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The Roar


DWZ scored a try but consistency says it wasn't one

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29th August, 2019
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My mate Henry backed Kyle Feldt for first try-scorer in the Cowboys-Bulldogs fixture last night at 1300 Smiles, and was despondent after Dallin Watene-Zelezniak touched down adjacent the posts in the 15th minute.

A union man, my man Henry doesn’t watch a lot of rugby league, and thus would’ve torn up his ticket had he not placed the bet through electronic agency.

And yet, as we watched the first and subsequent replays of the play, I said to him: “Hold that electronic betting stub, my man, for this could very well be no try.

“Watch this: they’ll be finding a knock-on, or something, within that slow motion conflagration of man and other man.

“They’ll rock and roll through it, back and forth, looking at the little displacement of ball and hands.

“They’ll call it knock-on.

“For my money, Henry my man, this will be no try.”

Sure enough, the bunkermen decided the ball had come loose, or something, in DWZ’s kung-fu grip, and that was presumably enough to constitute a knock-on, for in the game of rugby league, you could knock the ball on by throwing it backwards over your head.

Three refs in the NRL's video bunker

(The Roar)


And, sure enough, up it went on the biggie: “NO TRY”.

And Henry looked at me and said: “You know your Mungo my man. Respect.”

And then he celebrated when Feldt (whom I tipped him onto) scored the game’s first try 34 long minutes later.

And so Henry was happy, and DWZ backers were sad, though if they’re league people, they would not be surprised.

Because if there’s anything that looks like it possibly even might be a knock-on in rugby league, then rugby league will call it a knock-on.

Because consistency.

It’s what everyone has bayed for, screamed for. And the referees have delivered.

This is what consistency looks like. What do you reckon?


Consistency means there are no knock-backs. Consistency means any slight hint of ambiguity around possession of the ball in a tackle is deemed a knock-on, changeover, and so on, particularly when it comes to the exciting part of the game, the scoring of tries.

And if you think DWZ scored a try last night, then examine your feelings, Luke, and ask yourself: Did you demand consistency?

I know that you did. And this is what you’ve got, sports fan. This is what you asked for.

This is consistency.

And it’s consistently wrong.

“When did he lose the ball?” asked Dean Pay in the post-match post-mortem and there were no answers because journalists only do the asking.

Dean Pay, coach of the Bulldogs

(AAP Image/Michael Chambers)

And it was rhetorical question anyway. What Pay meant was: “He didn’t lose the ball, it wasn’t a knock-on, the try was scored, it’s how things are, but I’m not too bummed, my job is safe, we’ve won six of the last nine and could’ve beaten the Cows in their last game at 1300 Smiles with a bit of luck or if rugby league wasn’t so enamoured with consistency that it’s willing to get many things wrong as long as it’s not accused of the mortal sin of inconsistency.”


Or words to that effect.

And here we are.

Now, DWZ did not knock the ball on. It went from two hands to one hand, and back to two, and it was controlled well enough that he could place the ball bang down onto the ground.

There was no separation of ball and hand. It looked like he had last control – but had he? If it was not a knock-on, then… how can he have lost control?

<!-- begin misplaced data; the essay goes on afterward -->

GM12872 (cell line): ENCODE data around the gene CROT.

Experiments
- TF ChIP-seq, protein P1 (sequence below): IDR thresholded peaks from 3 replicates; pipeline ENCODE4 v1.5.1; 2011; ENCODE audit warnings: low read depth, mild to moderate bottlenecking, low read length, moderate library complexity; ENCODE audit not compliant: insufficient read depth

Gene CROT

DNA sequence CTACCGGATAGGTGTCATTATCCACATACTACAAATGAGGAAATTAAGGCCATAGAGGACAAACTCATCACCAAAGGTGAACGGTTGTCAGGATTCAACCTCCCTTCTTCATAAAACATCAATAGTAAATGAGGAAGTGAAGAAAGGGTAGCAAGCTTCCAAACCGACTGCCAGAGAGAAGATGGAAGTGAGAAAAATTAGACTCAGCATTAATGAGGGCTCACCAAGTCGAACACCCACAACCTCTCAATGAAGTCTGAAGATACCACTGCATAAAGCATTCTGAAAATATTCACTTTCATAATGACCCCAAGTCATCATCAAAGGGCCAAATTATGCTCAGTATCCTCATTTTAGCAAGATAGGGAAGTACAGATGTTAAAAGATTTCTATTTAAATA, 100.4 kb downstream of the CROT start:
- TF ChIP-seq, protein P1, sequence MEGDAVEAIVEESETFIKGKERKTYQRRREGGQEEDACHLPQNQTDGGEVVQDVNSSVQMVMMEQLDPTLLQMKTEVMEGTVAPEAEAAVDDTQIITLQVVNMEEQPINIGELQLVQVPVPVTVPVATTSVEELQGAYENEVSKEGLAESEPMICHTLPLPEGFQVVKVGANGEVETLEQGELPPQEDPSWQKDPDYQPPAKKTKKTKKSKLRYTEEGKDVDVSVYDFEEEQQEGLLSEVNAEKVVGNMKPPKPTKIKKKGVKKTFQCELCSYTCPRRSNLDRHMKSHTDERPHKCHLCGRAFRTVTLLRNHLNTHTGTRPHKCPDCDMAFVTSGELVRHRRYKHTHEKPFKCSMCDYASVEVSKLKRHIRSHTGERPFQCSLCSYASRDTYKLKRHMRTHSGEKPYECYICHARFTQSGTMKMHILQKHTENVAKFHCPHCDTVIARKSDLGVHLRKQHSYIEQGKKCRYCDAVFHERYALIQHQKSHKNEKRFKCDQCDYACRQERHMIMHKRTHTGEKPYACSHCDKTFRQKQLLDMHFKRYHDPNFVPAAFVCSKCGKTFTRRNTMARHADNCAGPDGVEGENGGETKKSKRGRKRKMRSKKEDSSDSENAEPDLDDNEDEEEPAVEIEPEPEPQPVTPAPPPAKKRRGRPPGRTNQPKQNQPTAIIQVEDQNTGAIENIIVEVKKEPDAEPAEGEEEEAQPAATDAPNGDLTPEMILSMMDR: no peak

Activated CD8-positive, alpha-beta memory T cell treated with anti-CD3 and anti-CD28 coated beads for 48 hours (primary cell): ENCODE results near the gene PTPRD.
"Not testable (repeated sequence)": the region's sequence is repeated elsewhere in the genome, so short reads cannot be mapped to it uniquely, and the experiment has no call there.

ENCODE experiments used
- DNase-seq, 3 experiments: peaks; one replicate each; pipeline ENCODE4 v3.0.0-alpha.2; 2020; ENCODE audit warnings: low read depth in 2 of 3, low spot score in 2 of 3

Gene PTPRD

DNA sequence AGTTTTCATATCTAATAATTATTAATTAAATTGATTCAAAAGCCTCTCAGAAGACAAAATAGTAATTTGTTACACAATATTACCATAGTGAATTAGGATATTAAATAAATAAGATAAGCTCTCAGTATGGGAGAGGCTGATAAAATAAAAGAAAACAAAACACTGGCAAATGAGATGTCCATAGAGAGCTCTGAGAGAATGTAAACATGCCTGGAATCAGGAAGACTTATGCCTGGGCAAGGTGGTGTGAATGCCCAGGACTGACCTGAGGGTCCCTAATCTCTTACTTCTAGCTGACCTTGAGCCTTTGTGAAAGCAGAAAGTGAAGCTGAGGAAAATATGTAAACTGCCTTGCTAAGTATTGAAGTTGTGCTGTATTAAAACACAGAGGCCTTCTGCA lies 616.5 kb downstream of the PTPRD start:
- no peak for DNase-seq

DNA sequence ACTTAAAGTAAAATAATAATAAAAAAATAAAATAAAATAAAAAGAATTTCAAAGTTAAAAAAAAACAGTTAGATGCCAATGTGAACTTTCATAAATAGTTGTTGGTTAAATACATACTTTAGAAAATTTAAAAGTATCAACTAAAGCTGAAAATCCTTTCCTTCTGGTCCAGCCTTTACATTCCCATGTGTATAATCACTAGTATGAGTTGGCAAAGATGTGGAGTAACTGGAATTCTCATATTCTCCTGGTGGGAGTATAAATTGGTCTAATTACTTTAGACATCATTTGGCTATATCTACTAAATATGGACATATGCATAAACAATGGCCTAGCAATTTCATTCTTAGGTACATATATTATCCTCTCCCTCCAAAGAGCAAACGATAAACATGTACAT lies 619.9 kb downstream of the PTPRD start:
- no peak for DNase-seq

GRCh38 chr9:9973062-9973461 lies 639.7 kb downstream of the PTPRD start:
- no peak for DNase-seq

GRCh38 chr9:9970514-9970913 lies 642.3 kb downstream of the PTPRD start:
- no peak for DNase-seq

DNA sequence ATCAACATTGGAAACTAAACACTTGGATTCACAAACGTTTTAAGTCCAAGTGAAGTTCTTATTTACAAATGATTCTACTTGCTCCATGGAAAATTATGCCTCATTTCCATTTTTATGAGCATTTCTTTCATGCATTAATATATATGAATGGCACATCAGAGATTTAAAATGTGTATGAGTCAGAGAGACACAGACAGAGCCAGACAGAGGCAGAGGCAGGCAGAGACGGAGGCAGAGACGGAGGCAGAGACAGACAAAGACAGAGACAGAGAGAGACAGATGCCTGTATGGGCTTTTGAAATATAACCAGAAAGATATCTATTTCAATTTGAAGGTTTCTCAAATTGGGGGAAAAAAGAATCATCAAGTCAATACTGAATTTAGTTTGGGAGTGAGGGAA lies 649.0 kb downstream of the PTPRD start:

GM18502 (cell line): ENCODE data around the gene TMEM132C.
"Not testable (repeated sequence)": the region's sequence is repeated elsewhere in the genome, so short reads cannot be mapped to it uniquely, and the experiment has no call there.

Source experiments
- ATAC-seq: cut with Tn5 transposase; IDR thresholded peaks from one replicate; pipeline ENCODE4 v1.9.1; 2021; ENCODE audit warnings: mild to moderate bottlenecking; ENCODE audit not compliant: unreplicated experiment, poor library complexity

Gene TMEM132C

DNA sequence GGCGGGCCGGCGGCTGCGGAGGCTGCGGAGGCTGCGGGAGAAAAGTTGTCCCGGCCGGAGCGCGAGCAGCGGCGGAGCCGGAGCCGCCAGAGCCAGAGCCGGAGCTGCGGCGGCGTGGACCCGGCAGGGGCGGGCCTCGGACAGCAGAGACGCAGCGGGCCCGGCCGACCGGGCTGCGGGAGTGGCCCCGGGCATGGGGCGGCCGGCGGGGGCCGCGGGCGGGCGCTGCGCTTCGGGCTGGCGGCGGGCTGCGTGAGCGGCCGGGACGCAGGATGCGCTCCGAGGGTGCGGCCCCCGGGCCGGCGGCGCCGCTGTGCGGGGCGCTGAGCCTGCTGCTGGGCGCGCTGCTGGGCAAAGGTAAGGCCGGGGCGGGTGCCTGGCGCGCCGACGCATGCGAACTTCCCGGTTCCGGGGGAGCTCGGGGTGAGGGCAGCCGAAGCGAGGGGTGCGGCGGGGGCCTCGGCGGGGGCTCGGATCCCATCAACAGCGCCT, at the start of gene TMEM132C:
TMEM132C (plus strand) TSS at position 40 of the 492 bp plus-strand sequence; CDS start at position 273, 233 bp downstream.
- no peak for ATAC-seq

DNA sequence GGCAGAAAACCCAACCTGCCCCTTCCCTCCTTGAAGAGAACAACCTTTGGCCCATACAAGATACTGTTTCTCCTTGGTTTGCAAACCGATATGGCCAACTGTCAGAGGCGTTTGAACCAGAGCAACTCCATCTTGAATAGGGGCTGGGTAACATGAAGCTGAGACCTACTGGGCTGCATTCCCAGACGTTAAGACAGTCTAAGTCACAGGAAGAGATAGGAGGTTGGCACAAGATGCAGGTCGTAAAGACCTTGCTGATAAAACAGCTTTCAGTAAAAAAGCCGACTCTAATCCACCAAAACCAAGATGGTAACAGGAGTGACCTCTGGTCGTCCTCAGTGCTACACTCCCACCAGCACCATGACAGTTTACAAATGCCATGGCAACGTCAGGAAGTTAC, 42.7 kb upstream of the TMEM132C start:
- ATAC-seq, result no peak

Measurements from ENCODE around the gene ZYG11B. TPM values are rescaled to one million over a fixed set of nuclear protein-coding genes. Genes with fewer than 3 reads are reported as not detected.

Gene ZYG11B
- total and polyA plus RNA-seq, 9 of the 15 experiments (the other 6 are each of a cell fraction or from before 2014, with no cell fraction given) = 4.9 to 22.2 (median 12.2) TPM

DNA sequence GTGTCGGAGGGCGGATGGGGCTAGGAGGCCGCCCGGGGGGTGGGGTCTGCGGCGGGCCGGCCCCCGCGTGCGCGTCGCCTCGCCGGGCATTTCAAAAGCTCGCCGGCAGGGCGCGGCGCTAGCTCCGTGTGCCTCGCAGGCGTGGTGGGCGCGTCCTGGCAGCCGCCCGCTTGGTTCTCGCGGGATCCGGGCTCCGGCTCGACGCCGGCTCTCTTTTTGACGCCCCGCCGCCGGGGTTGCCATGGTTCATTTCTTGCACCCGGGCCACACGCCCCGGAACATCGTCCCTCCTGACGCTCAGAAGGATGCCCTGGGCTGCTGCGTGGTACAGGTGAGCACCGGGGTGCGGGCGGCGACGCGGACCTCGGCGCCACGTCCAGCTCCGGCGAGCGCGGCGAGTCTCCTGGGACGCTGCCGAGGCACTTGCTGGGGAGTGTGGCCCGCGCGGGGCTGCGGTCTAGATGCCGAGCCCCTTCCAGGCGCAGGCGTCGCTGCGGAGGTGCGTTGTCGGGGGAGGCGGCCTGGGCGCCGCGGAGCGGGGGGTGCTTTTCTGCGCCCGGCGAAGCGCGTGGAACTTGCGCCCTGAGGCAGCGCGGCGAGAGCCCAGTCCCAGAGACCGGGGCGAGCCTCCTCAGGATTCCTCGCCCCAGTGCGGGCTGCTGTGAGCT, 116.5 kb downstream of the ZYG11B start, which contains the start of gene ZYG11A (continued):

It seems to come down to one’s interpretation of possession. If DWZ lost possession then surely he’s knocked the ball on.

But he didn’t knock it on. Watch it. The ball doesn’t separate from his hand. It squirts out, sort of, but there’s no separation. Thus how can he have knocked the ball on?

Nene Macdonald scored one against the Roosters in the Anzac Day match last year – I told a tale of it – and everyone howled that the ball had come loose in his grip as he flew through the air, and thus it was not a try.

But it was a try. The ball did not physically separate from his fingers. He may not have had absolute control of the footy. But so what? He didn’t knock it on. He regained control and slammed the footy on the paint, and the bunkermen flashed it up “TRY”.


And everyone lost their minds.

“That’s not a try,” said Phil Gould. “That’s not a try,” said Andrew Johns. “That is definitely not a try,” said Brad Fittler.

On the rival broadcaster and outward through the greater TV-watching public of Australia, the consensus was the same: that was not a try.

Even refs boss Bernard Sutton – the go-to man before Graham Annesley got the gig of political spinner and explainer-in-chief, and looking forward to his take on this one Monday – said it was not a try.

But it was a try.


Macdonald lost control but regained it in his fingertips and that was enough to force downward pressure on the footy on the paint. It didn’t touch anyone. It didn’t leave his grasp, tenuous as it appeared.

And everyone howled about consistency.

And today DWZ can score a try in which there was no separation of ball from hand, and thus no knock-on, and here we are, again, pissing into the wind.

And Big Gra will come out Monday or whenever and tell us the bunker boys got it bang on, or not, maybe because… Big Gra says so.

And onwards we’ll roll, consistently not awarding tries, consistently calling each dropped ball a knock-on, consistently pulling back every pass that even looks like it’s straight-across flat, though the rule says the ball has to go forward for it be, you know, forward, and that straight-across flat passes are not forward even if everyone in Row Z at 1300 Smiles bellows that it must be so.

“Funny game, rugby league,” said my man Henry the Rah-Rah, and I could offer no argument.

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